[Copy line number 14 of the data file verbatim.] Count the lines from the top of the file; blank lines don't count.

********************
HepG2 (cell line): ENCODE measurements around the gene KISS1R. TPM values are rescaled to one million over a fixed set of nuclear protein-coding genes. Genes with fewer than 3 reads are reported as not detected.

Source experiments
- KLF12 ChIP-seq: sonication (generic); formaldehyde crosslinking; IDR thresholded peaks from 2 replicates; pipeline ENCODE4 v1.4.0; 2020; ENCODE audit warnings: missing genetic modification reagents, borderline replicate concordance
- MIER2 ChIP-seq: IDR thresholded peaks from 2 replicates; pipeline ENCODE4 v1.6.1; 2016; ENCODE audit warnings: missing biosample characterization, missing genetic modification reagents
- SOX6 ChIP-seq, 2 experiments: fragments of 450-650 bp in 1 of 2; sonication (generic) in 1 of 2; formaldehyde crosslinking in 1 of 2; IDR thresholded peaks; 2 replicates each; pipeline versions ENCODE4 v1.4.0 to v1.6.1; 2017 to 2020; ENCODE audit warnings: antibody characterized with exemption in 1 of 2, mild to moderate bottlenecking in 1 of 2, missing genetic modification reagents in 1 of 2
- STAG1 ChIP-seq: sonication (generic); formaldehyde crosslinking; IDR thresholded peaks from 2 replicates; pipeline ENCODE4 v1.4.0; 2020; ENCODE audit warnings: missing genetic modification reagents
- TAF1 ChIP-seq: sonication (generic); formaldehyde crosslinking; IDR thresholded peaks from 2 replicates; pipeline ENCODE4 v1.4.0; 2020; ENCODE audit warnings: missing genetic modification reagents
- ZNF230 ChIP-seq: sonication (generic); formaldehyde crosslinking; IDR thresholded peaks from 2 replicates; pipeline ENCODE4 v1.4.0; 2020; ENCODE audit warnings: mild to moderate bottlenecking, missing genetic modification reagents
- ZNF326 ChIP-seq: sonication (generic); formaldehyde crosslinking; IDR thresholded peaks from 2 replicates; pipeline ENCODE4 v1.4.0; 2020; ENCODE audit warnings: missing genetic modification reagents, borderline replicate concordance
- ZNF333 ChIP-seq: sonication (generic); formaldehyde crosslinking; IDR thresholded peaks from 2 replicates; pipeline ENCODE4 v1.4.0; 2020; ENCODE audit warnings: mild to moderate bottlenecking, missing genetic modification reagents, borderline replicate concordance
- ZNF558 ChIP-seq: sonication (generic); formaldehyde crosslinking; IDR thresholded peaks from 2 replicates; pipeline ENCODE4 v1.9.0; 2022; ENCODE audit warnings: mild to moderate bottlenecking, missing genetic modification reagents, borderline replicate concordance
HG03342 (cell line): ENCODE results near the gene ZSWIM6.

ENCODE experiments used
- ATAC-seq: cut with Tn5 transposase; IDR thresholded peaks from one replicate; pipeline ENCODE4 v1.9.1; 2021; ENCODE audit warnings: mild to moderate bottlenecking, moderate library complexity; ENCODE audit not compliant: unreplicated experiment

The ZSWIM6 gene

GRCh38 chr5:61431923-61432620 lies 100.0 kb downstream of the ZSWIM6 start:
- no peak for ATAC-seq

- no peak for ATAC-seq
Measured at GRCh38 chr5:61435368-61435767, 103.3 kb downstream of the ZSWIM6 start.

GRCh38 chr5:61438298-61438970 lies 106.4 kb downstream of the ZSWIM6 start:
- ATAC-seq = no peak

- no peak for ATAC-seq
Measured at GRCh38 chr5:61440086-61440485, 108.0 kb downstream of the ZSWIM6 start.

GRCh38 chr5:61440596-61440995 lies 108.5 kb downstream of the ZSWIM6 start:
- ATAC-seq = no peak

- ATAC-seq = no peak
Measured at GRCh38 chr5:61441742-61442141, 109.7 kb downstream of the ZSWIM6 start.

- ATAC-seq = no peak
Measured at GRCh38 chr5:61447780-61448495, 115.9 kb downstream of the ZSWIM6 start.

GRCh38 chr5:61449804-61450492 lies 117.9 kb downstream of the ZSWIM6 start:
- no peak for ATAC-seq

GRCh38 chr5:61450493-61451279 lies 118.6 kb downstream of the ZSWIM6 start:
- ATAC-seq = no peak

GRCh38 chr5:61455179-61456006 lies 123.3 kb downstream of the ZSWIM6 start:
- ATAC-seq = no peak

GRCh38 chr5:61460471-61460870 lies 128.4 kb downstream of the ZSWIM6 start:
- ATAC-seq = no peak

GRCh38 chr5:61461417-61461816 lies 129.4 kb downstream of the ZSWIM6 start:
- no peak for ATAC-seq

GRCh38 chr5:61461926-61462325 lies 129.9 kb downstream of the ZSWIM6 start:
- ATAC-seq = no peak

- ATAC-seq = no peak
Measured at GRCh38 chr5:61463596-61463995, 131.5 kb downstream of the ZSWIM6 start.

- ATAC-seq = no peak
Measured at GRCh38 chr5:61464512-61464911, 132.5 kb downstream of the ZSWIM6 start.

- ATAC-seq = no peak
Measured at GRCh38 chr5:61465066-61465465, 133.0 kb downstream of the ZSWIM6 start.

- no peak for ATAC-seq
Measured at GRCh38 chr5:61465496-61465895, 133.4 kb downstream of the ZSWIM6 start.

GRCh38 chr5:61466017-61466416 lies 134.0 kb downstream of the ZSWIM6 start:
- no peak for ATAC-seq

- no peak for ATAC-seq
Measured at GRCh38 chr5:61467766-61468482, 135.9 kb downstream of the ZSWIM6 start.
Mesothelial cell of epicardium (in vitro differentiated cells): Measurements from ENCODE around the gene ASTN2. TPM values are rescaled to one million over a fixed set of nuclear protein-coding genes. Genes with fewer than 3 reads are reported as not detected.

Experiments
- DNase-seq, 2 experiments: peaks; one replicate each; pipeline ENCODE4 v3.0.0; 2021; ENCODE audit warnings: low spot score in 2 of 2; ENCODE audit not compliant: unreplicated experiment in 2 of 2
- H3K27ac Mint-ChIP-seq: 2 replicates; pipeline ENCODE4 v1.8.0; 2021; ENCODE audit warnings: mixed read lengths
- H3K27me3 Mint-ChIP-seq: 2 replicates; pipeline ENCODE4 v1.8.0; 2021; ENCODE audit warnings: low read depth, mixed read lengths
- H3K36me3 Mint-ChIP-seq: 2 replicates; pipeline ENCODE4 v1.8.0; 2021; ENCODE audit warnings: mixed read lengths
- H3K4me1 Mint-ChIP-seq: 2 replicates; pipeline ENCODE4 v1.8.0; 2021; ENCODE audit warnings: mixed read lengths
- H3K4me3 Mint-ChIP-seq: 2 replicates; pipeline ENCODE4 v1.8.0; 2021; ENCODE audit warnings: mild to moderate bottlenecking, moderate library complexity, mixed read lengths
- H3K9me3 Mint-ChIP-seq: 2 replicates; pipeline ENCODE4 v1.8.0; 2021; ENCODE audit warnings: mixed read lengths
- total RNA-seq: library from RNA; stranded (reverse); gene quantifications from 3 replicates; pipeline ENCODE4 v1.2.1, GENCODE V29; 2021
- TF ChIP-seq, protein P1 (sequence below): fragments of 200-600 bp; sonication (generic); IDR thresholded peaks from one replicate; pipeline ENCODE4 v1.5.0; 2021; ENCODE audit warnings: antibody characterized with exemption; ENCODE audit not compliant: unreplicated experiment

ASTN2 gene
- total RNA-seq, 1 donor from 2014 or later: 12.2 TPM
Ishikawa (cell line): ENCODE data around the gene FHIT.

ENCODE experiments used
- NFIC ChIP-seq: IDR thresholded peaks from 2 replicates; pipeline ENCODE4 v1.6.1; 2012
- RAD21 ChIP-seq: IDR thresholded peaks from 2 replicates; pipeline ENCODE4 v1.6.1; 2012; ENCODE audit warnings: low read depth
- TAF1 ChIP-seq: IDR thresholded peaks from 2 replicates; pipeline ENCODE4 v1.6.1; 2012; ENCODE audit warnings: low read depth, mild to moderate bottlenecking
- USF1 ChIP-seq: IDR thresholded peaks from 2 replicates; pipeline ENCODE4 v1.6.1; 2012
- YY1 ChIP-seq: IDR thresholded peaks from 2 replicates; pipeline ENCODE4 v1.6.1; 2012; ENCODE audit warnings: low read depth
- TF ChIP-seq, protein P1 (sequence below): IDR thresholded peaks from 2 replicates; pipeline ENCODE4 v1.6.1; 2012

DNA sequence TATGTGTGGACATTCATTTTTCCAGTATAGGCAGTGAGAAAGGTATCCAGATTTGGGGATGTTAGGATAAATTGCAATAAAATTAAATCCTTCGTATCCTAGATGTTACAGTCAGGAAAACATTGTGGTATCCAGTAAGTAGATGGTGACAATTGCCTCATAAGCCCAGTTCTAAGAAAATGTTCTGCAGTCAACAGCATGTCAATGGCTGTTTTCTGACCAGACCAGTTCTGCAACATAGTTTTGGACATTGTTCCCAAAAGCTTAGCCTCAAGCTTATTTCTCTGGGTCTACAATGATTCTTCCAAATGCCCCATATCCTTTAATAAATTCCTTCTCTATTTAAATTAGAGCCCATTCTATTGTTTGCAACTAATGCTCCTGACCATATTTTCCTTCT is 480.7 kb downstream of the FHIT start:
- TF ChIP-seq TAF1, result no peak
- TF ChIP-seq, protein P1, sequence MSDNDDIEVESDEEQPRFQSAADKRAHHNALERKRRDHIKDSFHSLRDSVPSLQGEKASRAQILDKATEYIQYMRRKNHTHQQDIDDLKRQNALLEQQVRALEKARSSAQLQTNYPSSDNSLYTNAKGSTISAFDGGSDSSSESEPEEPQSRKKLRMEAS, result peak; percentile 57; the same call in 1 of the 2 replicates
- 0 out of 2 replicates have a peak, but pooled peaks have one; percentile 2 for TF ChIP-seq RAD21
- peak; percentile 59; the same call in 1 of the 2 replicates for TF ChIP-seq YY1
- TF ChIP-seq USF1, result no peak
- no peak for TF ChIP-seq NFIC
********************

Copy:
- ATAC-seq: cut with Tn5 transposase; IDR thresholded peaks from one replicate; pipeline ENCODE4 v1.9.1; 2021; ENCODE audit warnings: mild to moderate bottlenecking, moderate library complexity; ENCODE audit not compliant: unreplicated experiment